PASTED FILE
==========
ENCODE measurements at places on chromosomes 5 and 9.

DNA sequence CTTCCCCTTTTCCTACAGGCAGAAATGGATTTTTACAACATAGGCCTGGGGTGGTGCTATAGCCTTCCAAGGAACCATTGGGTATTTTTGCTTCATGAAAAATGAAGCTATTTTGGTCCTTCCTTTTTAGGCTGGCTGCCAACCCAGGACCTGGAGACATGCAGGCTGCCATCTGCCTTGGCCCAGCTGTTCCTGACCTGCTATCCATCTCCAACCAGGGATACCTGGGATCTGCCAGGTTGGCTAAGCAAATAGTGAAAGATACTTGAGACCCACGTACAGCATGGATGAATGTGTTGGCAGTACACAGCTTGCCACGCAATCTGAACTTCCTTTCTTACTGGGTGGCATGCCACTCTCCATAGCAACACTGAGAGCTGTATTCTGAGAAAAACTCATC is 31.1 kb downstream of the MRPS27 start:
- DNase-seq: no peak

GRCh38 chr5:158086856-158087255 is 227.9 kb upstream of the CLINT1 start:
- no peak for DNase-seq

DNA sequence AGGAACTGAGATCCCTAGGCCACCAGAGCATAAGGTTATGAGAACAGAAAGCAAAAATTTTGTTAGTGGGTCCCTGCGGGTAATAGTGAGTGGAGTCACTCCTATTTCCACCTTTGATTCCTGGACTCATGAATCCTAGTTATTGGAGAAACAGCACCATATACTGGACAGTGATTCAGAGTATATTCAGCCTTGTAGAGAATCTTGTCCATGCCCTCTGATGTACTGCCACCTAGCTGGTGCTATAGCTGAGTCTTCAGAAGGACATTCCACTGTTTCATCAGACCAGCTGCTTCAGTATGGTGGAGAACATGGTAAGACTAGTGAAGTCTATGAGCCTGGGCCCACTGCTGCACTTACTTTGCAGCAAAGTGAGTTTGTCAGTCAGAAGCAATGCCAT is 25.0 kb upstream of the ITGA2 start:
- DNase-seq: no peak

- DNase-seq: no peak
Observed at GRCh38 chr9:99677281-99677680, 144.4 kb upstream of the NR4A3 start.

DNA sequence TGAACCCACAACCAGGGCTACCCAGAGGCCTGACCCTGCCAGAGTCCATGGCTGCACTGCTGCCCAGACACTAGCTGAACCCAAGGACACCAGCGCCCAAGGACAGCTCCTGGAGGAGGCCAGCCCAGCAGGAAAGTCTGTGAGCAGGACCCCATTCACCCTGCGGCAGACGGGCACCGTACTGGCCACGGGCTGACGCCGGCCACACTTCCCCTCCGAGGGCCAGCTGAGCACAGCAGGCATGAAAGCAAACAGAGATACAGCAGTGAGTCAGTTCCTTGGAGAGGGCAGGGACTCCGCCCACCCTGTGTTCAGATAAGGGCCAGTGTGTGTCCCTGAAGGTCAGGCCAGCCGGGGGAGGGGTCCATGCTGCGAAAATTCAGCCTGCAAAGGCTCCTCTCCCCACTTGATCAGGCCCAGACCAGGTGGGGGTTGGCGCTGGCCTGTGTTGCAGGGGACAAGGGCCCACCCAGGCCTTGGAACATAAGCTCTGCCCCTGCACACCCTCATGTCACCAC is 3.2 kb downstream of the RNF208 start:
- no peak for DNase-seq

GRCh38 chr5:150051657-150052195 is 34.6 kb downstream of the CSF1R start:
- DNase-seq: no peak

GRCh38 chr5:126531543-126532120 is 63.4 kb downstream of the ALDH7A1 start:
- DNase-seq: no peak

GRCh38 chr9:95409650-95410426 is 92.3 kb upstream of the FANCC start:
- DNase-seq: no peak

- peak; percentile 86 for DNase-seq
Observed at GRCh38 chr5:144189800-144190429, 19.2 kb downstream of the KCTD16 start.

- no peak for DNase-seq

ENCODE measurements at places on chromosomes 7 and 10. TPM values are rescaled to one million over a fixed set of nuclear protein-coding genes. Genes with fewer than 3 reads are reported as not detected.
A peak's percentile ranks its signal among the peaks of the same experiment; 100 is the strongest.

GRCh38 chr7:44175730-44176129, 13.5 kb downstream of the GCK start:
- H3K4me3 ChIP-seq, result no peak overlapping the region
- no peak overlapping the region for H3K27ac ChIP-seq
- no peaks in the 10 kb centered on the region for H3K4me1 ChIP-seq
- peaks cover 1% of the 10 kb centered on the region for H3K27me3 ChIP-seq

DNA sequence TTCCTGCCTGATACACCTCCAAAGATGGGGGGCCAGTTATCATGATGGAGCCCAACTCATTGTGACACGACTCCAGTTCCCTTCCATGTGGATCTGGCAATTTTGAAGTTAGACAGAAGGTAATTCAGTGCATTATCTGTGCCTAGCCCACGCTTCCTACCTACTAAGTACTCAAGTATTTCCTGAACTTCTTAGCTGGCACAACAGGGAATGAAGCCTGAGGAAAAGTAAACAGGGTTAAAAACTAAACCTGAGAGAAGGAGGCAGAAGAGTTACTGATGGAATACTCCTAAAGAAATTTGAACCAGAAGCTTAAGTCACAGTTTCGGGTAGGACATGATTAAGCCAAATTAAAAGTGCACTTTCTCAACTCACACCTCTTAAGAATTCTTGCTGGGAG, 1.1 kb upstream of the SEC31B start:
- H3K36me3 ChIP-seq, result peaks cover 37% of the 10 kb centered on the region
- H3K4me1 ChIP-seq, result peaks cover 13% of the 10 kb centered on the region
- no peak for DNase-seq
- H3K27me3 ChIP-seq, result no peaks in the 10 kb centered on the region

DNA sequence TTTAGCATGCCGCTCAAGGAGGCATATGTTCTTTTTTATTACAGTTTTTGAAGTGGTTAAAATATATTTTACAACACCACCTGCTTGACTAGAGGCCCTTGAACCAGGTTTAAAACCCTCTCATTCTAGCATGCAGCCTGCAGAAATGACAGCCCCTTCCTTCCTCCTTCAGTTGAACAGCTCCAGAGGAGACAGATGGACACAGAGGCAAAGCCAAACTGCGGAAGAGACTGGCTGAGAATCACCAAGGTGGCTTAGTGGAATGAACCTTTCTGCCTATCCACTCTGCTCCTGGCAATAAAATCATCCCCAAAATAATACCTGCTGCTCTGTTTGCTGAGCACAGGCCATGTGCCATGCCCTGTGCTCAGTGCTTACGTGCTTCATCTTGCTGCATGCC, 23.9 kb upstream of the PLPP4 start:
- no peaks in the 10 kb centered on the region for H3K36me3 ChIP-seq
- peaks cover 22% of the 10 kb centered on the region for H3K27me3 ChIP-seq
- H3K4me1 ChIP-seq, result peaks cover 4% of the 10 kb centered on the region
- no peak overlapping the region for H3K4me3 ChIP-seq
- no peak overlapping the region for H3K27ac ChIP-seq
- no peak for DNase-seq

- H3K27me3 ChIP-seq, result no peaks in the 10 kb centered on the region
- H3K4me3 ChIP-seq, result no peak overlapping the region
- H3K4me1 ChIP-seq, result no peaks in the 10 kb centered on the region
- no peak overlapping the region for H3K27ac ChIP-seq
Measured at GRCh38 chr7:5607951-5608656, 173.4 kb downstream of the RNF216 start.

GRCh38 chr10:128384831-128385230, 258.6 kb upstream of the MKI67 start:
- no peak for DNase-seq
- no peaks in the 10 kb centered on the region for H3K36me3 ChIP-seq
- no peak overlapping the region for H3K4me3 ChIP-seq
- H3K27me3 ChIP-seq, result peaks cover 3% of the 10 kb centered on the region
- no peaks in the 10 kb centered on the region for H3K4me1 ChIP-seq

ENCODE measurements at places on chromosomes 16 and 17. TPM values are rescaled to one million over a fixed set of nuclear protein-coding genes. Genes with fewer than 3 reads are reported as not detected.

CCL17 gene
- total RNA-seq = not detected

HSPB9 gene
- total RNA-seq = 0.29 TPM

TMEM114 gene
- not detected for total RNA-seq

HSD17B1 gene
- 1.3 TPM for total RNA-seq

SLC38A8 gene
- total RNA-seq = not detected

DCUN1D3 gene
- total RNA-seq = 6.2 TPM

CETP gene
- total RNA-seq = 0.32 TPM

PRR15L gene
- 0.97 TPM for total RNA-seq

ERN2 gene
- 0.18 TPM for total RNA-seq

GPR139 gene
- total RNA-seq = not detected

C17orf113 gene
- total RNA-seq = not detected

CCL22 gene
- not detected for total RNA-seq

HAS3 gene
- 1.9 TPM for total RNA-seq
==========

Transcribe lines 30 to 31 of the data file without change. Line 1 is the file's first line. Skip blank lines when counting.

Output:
- H3K4me1 ChIP-seq, result peaks cover 13% of the 10 kb centered on the region
- no peak for DNase-seq